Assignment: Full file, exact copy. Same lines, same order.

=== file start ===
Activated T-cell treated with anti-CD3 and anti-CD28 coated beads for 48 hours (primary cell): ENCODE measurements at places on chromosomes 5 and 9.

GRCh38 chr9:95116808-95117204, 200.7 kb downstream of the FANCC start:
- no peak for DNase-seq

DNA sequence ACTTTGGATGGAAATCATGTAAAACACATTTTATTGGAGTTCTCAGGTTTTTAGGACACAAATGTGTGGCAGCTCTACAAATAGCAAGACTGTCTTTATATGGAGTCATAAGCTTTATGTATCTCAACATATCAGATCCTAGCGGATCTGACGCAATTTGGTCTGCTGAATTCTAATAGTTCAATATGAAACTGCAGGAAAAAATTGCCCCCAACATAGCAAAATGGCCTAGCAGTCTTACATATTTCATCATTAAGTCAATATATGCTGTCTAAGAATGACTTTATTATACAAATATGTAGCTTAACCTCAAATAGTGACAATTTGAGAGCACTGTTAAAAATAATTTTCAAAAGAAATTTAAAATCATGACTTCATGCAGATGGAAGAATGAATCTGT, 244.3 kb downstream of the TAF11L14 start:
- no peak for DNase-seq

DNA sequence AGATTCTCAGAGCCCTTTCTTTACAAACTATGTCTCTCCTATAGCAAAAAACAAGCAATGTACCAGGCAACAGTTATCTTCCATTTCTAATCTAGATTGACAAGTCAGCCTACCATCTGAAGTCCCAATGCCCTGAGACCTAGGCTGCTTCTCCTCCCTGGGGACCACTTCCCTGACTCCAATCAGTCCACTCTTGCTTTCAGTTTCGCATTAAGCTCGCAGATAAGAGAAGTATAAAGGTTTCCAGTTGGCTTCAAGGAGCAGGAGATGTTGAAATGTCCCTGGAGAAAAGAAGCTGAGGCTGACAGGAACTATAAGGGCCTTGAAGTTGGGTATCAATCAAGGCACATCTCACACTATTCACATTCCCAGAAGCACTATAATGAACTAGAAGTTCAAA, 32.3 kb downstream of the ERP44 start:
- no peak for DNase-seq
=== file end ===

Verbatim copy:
Activated T-cell treated with anti-CD3 and anti-CD28 coated beads for 48 hours (primary cell): ENCODE measurements at places on chromosomes 5 and 9.

GRCh38 chr9:95116808-95117204, 200.7 kb downstream of the FANCC start:
- no peak for DNase-seq

DNA sequence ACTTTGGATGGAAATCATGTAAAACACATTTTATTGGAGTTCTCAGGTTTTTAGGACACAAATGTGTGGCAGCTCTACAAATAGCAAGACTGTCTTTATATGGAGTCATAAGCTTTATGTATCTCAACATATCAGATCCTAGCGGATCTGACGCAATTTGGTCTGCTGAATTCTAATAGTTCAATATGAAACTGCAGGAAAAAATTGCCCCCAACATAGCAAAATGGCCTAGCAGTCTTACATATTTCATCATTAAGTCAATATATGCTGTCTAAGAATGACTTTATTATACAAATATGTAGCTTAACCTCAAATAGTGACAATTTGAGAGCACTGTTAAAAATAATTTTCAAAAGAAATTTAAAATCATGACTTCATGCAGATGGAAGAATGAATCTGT, 244.3 kb downstream of the TAF11L14 start:
- no peak for DNase-seq

DNA sequence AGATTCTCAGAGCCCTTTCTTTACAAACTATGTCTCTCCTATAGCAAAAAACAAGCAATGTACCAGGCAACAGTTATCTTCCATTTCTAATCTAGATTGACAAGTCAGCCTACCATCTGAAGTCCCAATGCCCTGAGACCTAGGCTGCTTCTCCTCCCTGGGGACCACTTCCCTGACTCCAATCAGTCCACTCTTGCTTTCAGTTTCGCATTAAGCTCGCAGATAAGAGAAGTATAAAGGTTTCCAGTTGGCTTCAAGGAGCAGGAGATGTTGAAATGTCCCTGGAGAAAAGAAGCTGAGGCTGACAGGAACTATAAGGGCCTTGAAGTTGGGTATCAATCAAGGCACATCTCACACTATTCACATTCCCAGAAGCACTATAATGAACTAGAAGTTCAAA, 32.3 kb downstream of the ERP44 start:
- no peak for DNase-seq